How do you combine the two approaches? AMDD should be used to create models with your project stakeholders to
help explore their requirements and then to explore those requirements sufficiently in architectural and design models
(often simple sketches). TDD should be used as a critical part of your build efforts to ensure that you develop clean,
working code. The end result is that you will have a high-quality, working system that meets the actual needs of your
Myths and Misconceptions
Unit tests form 100% of your design specification
TDD doesn’t scale
You only need to unit test
TDD is sufficient for testing
You create a 100% regression test suite
Test-driven development (TDD) is a development technique where you must first write a test that fails before you write
new functional code. TDD is being quickly adopted by agile software developers for development of application source
code and is even being adopted by Agile DBAs for database development. TDD should be seen as complementary to Agile
Model Driven Development (AMDD) approaches and the two can and should be used together. TDD does not replace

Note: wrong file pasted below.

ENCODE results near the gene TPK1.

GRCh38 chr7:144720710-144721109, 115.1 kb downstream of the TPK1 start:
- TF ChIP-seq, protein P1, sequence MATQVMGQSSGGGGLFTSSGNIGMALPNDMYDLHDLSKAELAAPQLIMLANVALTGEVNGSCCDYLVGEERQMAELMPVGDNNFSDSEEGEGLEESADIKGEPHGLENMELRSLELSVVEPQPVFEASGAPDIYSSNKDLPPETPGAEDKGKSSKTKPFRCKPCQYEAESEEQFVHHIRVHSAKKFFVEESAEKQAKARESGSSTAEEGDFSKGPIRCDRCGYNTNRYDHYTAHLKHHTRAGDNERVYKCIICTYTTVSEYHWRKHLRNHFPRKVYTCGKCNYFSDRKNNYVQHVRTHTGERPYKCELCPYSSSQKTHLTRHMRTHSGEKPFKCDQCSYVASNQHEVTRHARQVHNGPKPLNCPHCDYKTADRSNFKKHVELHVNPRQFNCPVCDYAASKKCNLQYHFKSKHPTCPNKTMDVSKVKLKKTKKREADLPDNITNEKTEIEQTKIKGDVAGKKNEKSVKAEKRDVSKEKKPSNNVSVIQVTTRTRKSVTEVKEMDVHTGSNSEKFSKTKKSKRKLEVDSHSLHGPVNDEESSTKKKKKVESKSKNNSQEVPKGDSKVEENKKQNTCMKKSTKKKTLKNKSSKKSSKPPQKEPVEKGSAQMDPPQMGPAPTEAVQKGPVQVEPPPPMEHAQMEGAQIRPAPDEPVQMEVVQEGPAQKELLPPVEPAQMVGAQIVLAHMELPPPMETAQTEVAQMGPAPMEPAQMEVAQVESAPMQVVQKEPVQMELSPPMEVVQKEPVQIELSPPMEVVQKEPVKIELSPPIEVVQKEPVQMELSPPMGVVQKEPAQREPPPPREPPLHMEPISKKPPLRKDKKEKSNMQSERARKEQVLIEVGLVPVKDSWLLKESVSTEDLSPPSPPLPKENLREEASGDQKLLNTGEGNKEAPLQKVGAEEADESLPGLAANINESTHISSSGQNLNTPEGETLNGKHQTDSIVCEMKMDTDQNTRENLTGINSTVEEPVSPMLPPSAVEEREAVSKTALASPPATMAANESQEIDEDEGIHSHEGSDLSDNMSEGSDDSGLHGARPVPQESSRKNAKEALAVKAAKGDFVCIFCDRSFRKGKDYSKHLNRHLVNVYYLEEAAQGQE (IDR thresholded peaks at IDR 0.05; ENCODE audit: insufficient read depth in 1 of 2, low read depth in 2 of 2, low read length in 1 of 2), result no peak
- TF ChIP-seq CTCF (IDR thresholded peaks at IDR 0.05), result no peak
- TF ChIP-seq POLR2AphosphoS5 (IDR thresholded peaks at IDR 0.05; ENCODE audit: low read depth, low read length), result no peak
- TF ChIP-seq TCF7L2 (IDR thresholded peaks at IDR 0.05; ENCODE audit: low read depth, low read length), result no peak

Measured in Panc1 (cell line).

traditional testing, instead it defines a proven way to ensure effective unit testing. A side effect of TDD is that the resulting
tests are working examples for invoking the code, thereby providing a working specification for the code. My experience
is that TDD works incredibly well in practice and it is something that all software developers should consider adopting.
************* [The Developers Guide to Debugging] *****************************************************
Opportunities how to ﬁnd Bugs
Debuggable source code
Code instrumentation tools
Test case / input data
o Source code
o Memory access
o OS call tracers such as truss or strace
The 13 Golden Rules of Debugging
1. Understand the requirements
2. Make it fail
3. Simplify the test case
4. Read the right error message
5. Check the plug [check the seemingly obvious]
6. Separate facts from interpretation [don’t jump into conclusions, can you prove it? Is it a fact?]
7. Divide and conquer
Understand how to slice and dice the problem.
Use your revision control system to determine the last version
of the source code that did no misbehave, by checking out
complete configurations with different time tags and building
them. Similarly, determine the first version that exhibits the
problem. Then analyze the source code changes between these
two versions – your bug is hiding there.